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by Bill Gibron

19 Jul 2010

Apparently, I am easy to please. Soaked in the slop of a continuing line of mainstream movie muck, I will jump at any above average mediocrity and call it a “masterpiece”. I’ve drunk the Dark Knight Kool-aid, worship unabashedly at the altar of Memento and its muse, and fail to recognize a naked cinematic emperor when he struts naked and exposed right in front of my fawning eyes. From my outright championing of The Prestige as 2006’s Best film to the relentless conviction over Inception‘s creative brilliance, I am a dope. A dunderhead. An aesthetically challenged part of geek nation whose fanboy love of all things Nolan clouds my already questionable online critical judgment.

Watching the Inception debate unfold over the last few days, a few givens must be mentioned. First, there are some in the world wide webisphere who’ve never gotten over the impact of Christopher Nolan’s reinvention of the Batman mythology. For them, everything since Heath Ledger sputtered his way to a posthumous Oscar is an apple of artistic gold (for the record, I am not one of them). So challenge said position at your own flame war risk. Secondly, something like Inception was bound to draw sharp, “love it or hate it” criticism. It is a film that fails to lend itself to an anchored middle ground. Finally, the actual published opinions of those on both sides seem stuck in an “us vs. them” mentality, a weird protracted positioning that allows little leeway for contrary or complex arguments.

by Bill Gibron

13 May 2010

Actually, that’s not 100% accurate. I hate BAD romantic comedy, the kind of limp, lusterless romantic comedy that Hollywood has been peddling over the last decade or so. I can go back in my book of memorable movies and pick out several successful examples of the genre, from Woody Allen’s wonderful Annie Hall and Manhattan, to more recent titles like Sleepless in Seattle, Chasing Amy, Jerry Maguire, and Knocked Up. If there is one consistent thread running through many of the RomComs I love, it’s a sense of intelligence. It’s a knowledge that the characters aren’t just some cookie cutter cretins slammed out of some interns Powerbook. Instead, they function like real human beings - mostly - and use the budding attraction between each other as a more universal commentary on the truth of relationships.

But somewhere along the line, “zany” got added into the mix. Perhaps it was the work of the flummoxing Farrelly Brothers who brought insanity to the interpersonal. With gimmicky efforts like There’s Something About Mary, Me, Myself and Irene, and Shallow Hal, they infused a level of crudity and gross out gagging into the category that hadn’t been seen since John Waters got his drag queen pal to eat dog turds. Their success - especially among men - gave Hollywood an easy out. Instead of finding scripts where truly authentic individuals fell in and out of love, all a studio needed was a star, a stupid idea, and a bucketful of bodily fluids. Eventually, the last two elements would fall out of favor, leaving the A-lister (or their currently popular TV equivalent) to take up the slack. All they ended up doing was increasing the crap.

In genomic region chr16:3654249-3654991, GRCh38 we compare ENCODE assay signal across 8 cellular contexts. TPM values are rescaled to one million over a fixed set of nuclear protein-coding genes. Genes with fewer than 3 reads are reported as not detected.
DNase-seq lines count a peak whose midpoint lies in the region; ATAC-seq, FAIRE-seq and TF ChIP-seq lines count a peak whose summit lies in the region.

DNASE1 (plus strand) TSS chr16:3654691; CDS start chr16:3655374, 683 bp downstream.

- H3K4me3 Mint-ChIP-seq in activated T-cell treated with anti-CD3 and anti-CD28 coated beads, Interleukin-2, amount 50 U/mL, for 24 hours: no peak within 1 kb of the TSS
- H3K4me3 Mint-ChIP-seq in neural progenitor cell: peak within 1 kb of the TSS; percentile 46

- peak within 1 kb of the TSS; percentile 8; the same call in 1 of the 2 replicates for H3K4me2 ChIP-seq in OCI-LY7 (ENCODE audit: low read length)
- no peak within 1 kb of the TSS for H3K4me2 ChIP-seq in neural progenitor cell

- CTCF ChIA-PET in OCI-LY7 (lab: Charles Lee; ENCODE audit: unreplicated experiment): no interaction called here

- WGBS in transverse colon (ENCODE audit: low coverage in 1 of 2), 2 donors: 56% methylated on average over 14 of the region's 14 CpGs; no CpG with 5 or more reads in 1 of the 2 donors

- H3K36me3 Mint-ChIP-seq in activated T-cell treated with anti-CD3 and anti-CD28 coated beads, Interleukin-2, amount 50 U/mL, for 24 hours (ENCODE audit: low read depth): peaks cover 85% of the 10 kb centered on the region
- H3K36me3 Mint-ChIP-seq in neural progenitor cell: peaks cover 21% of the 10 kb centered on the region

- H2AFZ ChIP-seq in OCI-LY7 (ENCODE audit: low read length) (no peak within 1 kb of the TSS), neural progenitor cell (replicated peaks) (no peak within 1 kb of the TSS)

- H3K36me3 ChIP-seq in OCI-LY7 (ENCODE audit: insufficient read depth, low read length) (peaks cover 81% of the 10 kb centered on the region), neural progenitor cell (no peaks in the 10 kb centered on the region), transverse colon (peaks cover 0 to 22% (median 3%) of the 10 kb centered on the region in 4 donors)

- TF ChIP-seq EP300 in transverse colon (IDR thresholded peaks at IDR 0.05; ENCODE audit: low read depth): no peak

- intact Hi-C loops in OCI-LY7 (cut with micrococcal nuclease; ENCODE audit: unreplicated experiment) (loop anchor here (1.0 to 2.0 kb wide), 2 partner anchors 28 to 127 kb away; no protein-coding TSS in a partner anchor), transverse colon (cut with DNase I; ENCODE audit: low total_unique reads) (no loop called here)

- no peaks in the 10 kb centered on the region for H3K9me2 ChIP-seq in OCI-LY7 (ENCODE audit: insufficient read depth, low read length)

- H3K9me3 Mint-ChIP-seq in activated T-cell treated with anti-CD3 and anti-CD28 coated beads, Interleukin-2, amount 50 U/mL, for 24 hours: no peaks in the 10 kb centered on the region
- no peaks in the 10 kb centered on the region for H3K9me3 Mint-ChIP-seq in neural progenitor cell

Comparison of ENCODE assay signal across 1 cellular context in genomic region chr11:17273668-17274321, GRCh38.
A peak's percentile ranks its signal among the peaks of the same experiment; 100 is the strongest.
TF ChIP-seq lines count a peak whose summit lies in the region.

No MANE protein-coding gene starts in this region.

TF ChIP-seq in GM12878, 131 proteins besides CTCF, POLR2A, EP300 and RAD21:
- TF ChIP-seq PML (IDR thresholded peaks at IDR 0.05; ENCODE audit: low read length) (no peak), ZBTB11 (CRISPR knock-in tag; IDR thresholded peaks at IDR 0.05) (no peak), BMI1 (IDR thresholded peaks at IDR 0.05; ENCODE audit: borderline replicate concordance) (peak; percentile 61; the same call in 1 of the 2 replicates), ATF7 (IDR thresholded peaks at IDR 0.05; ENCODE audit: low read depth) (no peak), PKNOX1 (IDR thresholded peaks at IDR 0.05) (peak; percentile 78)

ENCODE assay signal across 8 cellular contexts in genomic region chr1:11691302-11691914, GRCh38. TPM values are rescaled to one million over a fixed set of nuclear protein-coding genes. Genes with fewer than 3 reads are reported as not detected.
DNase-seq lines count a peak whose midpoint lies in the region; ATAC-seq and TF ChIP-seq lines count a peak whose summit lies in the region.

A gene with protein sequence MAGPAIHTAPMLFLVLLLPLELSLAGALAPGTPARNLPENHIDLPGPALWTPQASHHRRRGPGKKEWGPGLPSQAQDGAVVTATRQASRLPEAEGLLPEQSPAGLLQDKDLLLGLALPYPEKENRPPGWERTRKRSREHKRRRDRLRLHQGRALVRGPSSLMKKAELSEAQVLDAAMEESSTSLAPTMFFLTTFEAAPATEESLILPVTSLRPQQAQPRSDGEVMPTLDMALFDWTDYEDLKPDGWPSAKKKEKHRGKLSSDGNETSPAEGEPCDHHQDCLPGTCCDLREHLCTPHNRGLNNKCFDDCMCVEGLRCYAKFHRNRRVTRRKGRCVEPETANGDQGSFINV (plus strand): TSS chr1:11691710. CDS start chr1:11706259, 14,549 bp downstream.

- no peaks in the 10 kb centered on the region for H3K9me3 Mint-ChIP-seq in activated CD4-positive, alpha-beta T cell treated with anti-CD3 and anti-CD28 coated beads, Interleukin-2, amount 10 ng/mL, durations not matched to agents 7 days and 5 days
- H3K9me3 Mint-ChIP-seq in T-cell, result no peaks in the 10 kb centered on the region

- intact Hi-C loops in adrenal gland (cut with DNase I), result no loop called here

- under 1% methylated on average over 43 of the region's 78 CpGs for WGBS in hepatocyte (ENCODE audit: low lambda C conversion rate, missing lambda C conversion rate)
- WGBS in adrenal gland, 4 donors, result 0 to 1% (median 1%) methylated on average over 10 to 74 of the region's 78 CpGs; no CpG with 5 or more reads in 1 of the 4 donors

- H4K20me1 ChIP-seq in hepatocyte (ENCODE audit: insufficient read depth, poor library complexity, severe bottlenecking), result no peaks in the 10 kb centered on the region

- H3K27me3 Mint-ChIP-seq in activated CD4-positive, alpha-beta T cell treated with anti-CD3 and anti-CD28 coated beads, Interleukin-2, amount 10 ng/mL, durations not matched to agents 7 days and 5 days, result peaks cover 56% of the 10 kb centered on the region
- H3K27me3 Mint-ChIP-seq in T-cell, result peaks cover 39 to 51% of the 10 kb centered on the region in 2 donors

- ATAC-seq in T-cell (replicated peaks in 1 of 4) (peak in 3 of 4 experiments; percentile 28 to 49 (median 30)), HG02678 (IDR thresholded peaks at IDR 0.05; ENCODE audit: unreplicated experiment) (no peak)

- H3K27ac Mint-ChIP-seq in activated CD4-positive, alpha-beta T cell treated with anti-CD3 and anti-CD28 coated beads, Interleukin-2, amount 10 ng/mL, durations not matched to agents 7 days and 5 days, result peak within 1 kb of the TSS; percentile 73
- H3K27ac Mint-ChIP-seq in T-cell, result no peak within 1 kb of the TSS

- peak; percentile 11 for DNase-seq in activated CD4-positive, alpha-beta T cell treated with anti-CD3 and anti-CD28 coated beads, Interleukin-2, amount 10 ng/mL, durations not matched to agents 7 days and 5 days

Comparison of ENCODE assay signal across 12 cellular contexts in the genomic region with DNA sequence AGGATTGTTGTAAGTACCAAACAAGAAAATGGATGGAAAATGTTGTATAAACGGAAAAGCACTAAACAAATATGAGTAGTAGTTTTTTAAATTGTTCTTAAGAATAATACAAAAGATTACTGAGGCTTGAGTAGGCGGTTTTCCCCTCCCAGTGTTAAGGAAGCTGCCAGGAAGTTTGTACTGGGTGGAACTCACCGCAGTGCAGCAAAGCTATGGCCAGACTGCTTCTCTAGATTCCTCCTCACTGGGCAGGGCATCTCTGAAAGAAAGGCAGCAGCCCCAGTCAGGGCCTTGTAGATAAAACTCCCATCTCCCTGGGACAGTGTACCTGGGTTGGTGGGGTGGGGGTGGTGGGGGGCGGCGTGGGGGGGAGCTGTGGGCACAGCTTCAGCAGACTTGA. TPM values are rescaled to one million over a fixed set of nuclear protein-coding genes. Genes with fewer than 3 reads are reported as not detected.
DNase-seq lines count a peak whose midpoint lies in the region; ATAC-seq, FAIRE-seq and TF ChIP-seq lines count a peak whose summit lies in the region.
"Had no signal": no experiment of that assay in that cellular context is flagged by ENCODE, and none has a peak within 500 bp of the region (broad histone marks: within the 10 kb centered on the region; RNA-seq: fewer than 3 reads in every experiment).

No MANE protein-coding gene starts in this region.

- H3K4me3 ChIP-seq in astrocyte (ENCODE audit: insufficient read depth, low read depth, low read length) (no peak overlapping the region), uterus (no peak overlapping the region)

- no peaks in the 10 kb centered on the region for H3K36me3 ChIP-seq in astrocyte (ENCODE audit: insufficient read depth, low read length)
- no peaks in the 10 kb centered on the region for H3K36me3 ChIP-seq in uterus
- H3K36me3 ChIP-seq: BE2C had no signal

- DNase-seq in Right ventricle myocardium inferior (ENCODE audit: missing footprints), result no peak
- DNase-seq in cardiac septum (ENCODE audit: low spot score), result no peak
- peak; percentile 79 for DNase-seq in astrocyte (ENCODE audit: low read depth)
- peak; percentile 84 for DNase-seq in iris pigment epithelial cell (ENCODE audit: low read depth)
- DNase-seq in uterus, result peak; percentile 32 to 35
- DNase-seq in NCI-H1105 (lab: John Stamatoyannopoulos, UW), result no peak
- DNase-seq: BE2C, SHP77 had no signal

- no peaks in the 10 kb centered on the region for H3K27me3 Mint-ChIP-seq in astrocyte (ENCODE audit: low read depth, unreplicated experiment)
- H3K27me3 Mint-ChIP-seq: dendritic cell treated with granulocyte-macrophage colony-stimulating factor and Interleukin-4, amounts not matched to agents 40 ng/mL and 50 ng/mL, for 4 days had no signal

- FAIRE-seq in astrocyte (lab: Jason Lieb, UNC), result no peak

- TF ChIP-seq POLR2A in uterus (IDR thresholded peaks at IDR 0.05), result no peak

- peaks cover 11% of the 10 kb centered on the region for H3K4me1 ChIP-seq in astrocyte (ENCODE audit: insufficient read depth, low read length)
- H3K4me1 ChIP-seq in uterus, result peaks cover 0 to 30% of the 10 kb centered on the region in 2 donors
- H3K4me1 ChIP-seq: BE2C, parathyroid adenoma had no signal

by Bill Gibron

30 Mar 2010

It hasn’t been a good month for movie critics. At the Movies was finally cancelled, A.O. Scott and Michael Phillips unable to raise the flatlining Ebert and Siskel showcase from an already obvious fate. Todd McCarthy was fired from Variety and that famed contrarian Armond White found himself stuck in the middle of a massive brouhaha surrounding Noah Baumbach and some previously printed comments regarding mothers and abortion. Kevin Smith “tweeted” that film reviewers should be replaced by paying audience members, the aforementioned great unwashed being a better judge of cinema’s value than someone whose made a career out of trashing his talent. And all around Austin, SXSW and its dedicated followers of film fashion continued to give the online writer a decidedly dorky, geeky, fan boy façade.

Really makes you want to get out of bed and head for the keyboard (or screening), doesn’t it. Frankly, the inconsistent fortunes of my chosen profession are disheartening, to say the least. Apply any cliché to it you want - one step forward, three back…survival of the fittest/shittest…the new school overwhelming the old guard - whatever you want, but the truth remains that film criticism is at a crossroads. Actually, it’s been standing at the intersection of ‘reinvention’ and ‘irreverence’ for quite a while now, the universal cyber soapbox known as the ‘Net providing anyone with a blog and a significant amount of BS the right to punditcy. Like finally discovering a like minded audience for your rants and raves, the web is wiping out print media as we’ve come to know it. What will take its place, however, is as frightening as it is flawed.

by Bill Gibron

7 Dec 2009